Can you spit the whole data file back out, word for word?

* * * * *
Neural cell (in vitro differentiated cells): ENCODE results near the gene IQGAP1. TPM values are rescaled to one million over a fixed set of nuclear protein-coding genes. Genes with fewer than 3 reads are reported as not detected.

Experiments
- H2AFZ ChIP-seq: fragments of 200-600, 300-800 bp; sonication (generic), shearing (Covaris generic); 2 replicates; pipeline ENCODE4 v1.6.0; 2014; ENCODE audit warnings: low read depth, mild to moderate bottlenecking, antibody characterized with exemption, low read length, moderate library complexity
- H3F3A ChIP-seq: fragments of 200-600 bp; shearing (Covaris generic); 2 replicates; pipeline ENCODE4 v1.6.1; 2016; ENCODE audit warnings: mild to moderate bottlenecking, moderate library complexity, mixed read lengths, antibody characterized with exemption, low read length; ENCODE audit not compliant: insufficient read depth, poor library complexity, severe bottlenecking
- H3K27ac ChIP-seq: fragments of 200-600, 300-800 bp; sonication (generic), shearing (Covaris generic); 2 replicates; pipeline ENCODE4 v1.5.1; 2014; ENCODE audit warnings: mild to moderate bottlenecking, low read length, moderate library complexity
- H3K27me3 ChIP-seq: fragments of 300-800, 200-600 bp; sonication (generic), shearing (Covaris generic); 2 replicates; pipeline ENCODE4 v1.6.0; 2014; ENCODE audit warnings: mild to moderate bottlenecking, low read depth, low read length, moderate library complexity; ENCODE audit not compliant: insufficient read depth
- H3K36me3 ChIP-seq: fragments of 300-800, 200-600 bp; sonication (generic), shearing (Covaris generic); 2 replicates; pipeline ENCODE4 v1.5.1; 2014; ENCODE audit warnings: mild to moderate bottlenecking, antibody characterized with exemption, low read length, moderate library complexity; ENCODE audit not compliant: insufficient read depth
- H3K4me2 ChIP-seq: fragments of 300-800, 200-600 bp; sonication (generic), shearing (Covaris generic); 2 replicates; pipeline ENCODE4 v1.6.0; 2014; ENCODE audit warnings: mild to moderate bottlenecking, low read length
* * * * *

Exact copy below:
Neural cell (in vitro differentiated cells): ENCODE results near the gene IQGAP1. TPM values are rescaled to one million over a fixed set of nuclear protein-coding genes. Genes with fewer than 3 reads are reported as not detected.

Experiments
- H2AFZ ChIP-seq: fragments of 200-600, 300-800 bp; sonication (generic), shearing (Covaris generic); 2 replicates; pipeline ENCODE4 v1.6.0; 2014; ENCODE audit warnings: low read depth, mild to moderate bottlenecking, antibody characterized with exemption, low read length, moderate library complexity
- H3F3A ChIP-seq: fragments of 200-600 bp; shearing (Covaris generic); 2 replicates; pipeline ENCODE4 v1.6.1; 2016; ENCODE audit warnings: mild to moderate bottlenecking, moderate library complexity, mixed read lengths, antibody characterized with exemption, low read length; ENCODE audit not compliant: insufficient read depth, poor library complexity, severe bottlenecking
- H3K27ac ChIP-seq: fragments of 200-600, 300-800 bp; sonication (generic), shearing (Covaris generic); 2 replicates; pipeline ENCODE4 v1.5.1; 2014; ENCODE audit warnings: mild to moderate bottlenecking, low read length, moderate library complexity
- H3K27me3 ChIP-seq: fragments of 300-800, 200-600 bp; sonication (generic), shearing (Covaris generic); 2 replicates; pipeline ENCODE4 v1.6.0; 2014; ENCODE audit warnings: mild to moderate bottlenecking, low read depth, low read length, moderate library complexity; ENCODE audit not compliant: insufficient read depth
- H3K36me3 ChIP-seq: fragments of 300-800, 200-600 bp; sonication (generic), shearing (Covaris generic); 2 replicates; pipeline ENCODE4 v1.5.1; 2014; ENCODE audit warnings: mild to moderate bottlenecking, antibody characterized with exemption, low read length, moderate library complexity; ENCODE audit not compliant: insufficient read depth
- H3K4me2 ChIP-seq: fragments of 300-800, 200-600 bp; sonication (generic), shearing (Covaris generic); 2 replicates; pipeline ENCODE4 v1.6.0; 2014; ENCODE audit warnings: mild to moderate bottlenecking, low read length